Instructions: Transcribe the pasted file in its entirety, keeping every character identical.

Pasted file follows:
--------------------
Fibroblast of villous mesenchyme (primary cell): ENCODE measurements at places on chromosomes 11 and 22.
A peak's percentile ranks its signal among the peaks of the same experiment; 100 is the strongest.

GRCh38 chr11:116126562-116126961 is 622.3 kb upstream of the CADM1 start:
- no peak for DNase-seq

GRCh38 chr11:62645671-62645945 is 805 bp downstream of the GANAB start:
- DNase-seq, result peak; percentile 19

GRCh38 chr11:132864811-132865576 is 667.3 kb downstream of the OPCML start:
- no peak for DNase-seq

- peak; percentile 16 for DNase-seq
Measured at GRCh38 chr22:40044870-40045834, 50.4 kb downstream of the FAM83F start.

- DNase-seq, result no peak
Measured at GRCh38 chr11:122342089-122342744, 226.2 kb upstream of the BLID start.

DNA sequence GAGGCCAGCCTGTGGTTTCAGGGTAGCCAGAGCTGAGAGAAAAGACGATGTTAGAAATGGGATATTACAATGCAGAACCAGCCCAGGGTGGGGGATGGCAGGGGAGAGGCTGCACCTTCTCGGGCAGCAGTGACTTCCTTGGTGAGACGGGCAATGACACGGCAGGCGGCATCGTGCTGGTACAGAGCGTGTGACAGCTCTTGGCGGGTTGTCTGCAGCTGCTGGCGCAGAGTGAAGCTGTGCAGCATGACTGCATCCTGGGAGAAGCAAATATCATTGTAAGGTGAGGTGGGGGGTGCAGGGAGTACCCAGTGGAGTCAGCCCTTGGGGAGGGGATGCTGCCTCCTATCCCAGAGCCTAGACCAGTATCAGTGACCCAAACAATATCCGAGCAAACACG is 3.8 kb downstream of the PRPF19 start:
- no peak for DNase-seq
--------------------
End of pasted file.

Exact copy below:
Fibroblast of villous mesenchyme (primary cell): ENCODE measurements at places on chromosomes 11 and 22.
A peak's percentile ranks its signal among the peaks of the same experiment; 100 is the strongest.

GRCh38 chr11:116126562-116126961 is 622.3 kb upstream of the CADM1 start:
- no peak for DNase-seq

GRCh38 chr11:62645671-62645945 is 805 bp downstream of the GANAB start:
- DNase-seq, result peak; percentile 19

GRCh38 chr11:132864811-132865576 is 667.3 kb downstream of the OPCML start:
- no peak for DNase-seq

- peak; percentile 16 for DNase-seq
Measured at GRCh38 chr22:40044870-40045834, 50.4 kb downstream of the FAM83F start.

- DNase-seq, result no peak
Measured at GRCh38 chr11:122342089-122342744, 226.2 kb upstream of the BLID start.

DNA sequence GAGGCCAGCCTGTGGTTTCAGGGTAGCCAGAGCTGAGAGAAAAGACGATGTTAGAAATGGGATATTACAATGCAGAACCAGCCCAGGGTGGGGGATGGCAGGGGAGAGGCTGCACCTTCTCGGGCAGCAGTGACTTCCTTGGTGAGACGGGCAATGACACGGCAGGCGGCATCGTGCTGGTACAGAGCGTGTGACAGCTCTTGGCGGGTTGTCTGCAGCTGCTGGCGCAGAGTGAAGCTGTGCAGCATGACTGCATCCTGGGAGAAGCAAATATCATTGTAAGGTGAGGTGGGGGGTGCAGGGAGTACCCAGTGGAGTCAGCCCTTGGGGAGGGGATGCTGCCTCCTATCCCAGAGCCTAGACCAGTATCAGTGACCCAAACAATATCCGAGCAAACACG is 3.8 kb downstream of the PRPF19 start:
- no peak for DNase-seq